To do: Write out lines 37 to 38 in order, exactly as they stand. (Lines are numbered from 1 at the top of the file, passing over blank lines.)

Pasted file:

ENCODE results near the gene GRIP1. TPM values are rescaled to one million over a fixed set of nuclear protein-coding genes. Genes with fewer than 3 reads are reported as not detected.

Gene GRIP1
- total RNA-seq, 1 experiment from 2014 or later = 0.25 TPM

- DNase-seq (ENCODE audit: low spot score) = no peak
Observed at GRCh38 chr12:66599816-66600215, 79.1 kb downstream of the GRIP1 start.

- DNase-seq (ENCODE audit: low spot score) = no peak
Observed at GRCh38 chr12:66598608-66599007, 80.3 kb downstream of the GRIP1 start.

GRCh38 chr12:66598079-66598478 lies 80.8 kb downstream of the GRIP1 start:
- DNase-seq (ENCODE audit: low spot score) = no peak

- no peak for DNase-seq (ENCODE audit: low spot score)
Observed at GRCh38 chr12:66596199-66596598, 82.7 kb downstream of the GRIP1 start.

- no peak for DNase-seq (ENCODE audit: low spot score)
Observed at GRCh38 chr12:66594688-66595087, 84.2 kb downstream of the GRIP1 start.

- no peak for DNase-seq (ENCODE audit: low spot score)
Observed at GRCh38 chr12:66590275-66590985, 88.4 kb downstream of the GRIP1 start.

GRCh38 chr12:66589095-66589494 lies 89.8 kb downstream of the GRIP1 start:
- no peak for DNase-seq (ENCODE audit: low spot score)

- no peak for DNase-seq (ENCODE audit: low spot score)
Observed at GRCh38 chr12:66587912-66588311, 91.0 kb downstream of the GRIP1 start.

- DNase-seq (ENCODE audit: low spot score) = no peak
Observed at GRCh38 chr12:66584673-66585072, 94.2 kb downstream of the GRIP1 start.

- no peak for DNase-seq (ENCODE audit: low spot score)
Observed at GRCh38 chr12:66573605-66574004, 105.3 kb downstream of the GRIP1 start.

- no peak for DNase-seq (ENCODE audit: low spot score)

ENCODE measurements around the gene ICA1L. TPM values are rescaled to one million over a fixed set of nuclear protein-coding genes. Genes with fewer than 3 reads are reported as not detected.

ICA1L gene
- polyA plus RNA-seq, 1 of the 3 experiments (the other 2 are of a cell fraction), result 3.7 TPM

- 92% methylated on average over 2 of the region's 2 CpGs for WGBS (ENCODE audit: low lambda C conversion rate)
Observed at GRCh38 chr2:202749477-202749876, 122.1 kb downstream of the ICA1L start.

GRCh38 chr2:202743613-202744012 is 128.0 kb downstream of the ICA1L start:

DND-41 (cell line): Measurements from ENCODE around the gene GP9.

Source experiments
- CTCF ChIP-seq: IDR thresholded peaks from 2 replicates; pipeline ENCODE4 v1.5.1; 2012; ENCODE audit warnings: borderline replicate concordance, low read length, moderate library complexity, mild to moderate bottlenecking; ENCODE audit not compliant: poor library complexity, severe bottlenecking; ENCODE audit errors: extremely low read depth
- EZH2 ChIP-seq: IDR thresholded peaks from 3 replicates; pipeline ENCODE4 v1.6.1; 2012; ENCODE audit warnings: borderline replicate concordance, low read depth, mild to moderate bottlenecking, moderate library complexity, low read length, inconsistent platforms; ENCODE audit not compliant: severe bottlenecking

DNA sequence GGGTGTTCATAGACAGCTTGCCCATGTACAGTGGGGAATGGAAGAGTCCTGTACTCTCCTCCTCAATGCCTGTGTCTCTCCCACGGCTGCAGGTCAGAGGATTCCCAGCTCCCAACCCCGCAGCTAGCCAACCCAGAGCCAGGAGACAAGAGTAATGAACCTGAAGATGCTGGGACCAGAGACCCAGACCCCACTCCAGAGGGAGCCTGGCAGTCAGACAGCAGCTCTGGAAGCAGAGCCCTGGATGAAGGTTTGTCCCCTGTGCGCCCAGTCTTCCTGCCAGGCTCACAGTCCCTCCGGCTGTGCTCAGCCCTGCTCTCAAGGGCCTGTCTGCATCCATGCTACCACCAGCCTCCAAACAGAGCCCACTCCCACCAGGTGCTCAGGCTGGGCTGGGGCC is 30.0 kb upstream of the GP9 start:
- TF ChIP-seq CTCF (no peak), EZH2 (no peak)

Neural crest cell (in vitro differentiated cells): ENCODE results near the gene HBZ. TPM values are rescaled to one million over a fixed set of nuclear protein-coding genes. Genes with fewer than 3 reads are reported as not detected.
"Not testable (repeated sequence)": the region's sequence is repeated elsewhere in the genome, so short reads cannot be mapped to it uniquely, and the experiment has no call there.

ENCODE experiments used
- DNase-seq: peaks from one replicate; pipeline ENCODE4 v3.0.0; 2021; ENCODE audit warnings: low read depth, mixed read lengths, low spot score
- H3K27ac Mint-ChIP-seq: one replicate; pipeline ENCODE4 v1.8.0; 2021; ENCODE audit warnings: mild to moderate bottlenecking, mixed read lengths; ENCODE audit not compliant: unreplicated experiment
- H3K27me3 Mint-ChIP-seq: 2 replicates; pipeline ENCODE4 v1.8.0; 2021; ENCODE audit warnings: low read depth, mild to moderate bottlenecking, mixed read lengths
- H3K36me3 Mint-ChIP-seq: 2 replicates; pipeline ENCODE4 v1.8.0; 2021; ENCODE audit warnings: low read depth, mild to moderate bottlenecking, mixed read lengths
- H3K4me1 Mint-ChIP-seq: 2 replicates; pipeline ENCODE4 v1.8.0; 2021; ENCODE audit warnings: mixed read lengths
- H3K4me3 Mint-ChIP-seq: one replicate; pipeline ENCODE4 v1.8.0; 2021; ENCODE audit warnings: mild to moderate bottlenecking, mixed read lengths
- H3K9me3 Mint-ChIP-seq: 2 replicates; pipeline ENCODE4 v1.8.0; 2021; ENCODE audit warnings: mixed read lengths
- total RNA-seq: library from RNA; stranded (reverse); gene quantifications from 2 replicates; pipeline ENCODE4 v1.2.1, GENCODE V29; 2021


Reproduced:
Neural crest cell (in vitro differentiated cells): ENCODE results near the gene HBZ. TPM values are rescaled to one million over a fixed set of nuclear protein-coding genes. Genes with fewer than 3 reads are reported as not detected.
"Not testable (repeated sequence)": the region's sequence is repeated elsewhere in the genome, so short reads cannot be mapped to it uniquely, and the experiment has no call there.